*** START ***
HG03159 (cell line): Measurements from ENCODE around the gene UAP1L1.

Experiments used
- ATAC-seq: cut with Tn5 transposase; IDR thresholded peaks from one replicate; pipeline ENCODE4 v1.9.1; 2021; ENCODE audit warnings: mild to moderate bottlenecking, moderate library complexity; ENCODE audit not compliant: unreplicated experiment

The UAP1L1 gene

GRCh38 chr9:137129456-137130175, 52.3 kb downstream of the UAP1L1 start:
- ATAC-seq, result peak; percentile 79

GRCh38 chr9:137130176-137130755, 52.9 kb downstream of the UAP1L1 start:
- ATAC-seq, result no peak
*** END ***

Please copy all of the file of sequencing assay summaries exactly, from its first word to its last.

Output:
HG03159 (cell line): Measurements from ENCODE around the gene UAP1L1.

Experiments used
- ATAC-seq: cut with Tn5 transposase; IDR thresholded peaks from one replicate; pipeline ENCODE4 v1.9.1; 2021; ENCODE audit warnings: mild to moderate bottlenecking, moderate library complexity; ENCODE audit not compliant: unreplicated experiment

The UAP1L1 gene

GRCh38 chr9:137129456-137130175, 52.3 kb downstream of the UAP1L1 start:
- ATAC-seq, result peak; percentile 79

GRCh38 chr9:137130176-137130755, 52.9 kb downstream of the UAP1L1 start:
- ATAC-seq, result no peak